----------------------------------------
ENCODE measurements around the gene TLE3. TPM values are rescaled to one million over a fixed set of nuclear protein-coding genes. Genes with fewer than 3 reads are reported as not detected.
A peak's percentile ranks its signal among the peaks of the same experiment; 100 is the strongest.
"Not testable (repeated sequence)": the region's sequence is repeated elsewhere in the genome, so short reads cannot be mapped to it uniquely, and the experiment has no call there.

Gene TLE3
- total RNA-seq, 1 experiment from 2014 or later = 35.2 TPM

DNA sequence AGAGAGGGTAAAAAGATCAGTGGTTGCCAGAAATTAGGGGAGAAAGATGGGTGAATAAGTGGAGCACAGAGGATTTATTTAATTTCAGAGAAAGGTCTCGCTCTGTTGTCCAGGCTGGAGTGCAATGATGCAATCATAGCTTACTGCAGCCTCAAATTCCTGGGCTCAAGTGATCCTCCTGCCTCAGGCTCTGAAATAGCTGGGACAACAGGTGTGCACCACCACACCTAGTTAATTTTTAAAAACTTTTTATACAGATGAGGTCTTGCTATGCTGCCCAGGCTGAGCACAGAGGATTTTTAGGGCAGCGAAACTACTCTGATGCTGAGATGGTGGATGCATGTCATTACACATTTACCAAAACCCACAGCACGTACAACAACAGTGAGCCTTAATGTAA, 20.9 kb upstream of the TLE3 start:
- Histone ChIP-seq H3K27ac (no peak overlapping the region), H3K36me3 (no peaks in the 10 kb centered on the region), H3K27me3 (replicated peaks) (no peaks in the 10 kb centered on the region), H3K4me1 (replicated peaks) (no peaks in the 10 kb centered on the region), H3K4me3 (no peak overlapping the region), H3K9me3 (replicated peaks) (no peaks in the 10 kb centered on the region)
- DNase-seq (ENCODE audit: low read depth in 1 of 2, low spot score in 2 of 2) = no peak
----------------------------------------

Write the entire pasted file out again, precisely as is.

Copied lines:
ENCODE measurements around the gene TLE3. TPM values are rescaled to one million over a fixed set of nuclear protein-coding genes. Genes with fewer than 3 reads are reported as not detected.
A peak's percentile ranks its signal among the peaks of the same experiment; 100 is the strongest.
"Not testable (repeated sequence)": the region's sequence is repeated elsewhere in the genome, so short reads cannot be mapped to it uniquely, and the experiment has no call there.

Gene TLE3
- total RNA-seq, 1 experiment from 2014 or later = 35.2 TPM

DNA sequence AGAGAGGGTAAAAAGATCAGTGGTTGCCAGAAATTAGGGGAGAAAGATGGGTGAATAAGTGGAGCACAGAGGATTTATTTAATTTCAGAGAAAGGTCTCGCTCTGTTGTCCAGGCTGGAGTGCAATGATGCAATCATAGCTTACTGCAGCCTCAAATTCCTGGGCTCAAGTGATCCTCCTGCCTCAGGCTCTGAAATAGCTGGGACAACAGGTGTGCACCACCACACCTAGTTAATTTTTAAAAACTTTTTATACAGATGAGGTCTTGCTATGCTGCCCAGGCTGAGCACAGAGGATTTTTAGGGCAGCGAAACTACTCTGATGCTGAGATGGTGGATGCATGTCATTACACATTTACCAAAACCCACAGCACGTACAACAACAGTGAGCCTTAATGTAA, 20.9 kb upstream of the TLE3 start:
- Histone ChIP-seq H3K27ac (no peak overlapping the region), H3K36me3 (no peaks in the 10 kb centered on the region), H3K27me3 (replicated peaks) (no peaks in the 10 kb centered on the region), H3K4me1 (replicated peaks) (no peaks in the 10 kb centered on the region), H3K4me3 (no peak overlapping the region), H3K9me3 (replicated peaks) (no peaks in the 10 kb centered on the region)
- DNase-seq (ENCODE audit: low read depth in 1 of 2, low spot score in 2 of 2) = no peak